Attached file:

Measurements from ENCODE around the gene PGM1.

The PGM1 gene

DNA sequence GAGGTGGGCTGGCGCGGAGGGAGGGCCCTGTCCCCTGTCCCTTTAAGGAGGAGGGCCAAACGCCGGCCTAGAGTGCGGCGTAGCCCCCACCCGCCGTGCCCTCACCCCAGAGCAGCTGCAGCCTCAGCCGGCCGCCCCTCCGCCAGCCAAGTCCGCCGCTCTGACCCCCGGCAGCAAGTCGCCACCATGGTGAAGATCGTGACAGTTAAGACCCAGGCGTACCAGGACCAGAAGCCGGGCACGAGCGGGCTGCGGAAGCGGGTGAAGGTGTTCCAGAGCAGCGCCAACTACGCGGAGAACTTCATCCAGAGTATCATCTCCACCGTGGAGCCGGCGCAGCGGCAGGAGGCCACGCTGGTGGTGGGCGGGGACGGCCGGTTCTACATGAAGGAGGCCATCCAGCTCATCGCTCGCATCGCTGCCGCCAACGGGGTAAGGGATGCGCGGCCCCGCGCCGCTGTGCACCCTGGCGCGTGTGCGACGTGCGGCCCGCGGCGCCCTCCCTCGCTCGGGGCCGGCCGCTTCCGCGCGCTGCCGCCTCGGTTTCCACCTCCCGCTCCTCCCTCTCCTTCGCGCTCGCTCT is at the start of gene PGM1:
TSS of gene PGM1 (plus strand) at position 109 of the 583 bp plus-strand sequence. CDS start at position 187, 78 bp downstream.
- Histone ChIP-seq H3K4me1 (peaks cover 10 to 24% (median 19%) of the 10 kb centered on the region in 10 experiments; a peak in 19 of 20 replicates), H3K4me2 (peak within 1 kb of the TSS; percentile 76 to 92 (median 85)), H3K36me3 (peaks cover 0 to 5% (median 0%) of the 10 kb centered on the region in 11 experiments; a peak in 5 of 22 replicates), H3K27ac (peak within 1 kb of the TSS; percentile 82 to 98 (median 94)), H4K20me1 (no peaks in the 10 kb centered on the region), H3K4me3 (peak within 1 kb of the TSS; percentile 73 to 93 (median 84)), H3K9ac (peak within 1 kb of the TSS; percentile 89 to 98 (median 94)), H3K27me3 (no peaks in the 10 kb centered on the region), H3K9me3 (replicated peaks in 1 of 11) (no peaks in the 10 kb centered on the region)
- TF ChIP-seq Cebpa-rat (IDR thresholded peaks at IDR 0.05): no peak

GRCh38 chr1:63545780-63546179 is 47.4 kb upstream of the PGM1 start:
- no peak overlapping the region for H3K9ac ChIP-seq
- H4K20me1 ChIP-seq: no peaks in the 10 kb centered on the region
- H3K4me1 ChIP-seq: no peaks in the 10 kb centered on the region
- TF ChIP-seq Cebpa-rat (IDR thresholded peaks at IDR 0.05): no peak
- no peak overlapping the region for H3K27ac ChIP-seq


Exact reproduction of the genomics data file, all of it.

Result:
Measurements from ENCODE around the gene PGM1.

The PGM1 gene

DNA sequence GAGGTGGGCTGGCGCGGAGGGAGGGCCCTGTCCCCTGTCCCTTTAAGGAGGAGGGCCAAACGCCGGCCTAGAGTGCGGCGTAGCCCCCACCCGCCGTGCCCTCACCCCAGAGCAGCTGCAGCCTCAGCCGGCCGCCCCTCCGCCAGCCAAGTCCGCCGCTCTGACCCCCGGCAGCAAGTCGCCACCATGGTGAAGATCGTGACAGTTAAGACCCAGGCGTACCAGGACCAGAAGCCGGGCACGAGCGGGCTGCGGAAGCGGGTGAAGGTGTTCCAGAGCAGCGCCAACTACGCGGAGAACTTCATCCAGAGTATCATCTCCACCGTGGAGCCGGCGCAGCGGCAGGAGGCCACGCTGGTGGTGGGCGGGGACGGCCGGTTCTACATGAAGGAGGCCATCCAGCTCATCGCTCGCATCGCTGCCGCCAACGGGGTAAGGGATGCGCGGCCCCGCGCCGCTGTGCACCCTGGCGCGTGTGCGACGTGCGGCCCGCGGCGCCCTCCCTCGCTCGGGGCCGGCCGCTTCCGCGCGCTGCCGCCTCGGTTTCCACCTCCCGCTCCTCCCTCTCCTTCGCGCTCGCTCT is at the start of gene PGM1:
TSS of gene PGM1 (plus strand) at position 109 of the 583 bp plus-strand sequence. CDS start at position 187, 78 bp downstream.
- Histone ChIP-seq H3K4me1 (peaks cover 10 to 24% (median 19%) of the 10 kb centered on the region in 10 experiments; a peak in 19 of 20 replicates), H3K4me2 (peak within 1 kb of the TSS; percentile 76 to 92 (median 85)), H3K36me3 (peaks cover 0 to 5% (median 0%) of the 10 kb centered on the region in 11 experiments; a peak in 5 of 22 replicates), H3K27ac (peak within 1 kb of the TSS; percentile 82 to 98 (median 94)), H4K20me1 (no peaks in the 10 kb centered on the region), H3K4me3 (peak within 1 kb of the TSS; percentile 73 to 93 (median 84)), H3K9ac (peak within 1 kb of the TSS; percentile 89 to 98 (median 94)), H3K27me3 (no peaks in the 10 kb centered on the region), H3K9me3 (replicated peaks in 1 of 11) (no peaks in the 10 kb centered on the region)
- TF ChIP-seq Cebpa-rat (IDR thresholded peaks at IDR 0.05): no peak

GRCh38 chr1:63545780-63546179 is 47.4 kb upstream of the PGM1 start:
- no peak overlapping the region for H3K9ac ChIP-seq
- H4K20me1 ChIP-seq: no peaks in the 10 kb centered on the region
- H3K4me1 ChIP-seq: no peaks in the 10 kb centered on the region
- TF ChIP-seq Cebpa-rat (IDR thresholded peaks at IDR 0.05): no peak
- no peak overlapping the region for H3K27ac ChIP-seq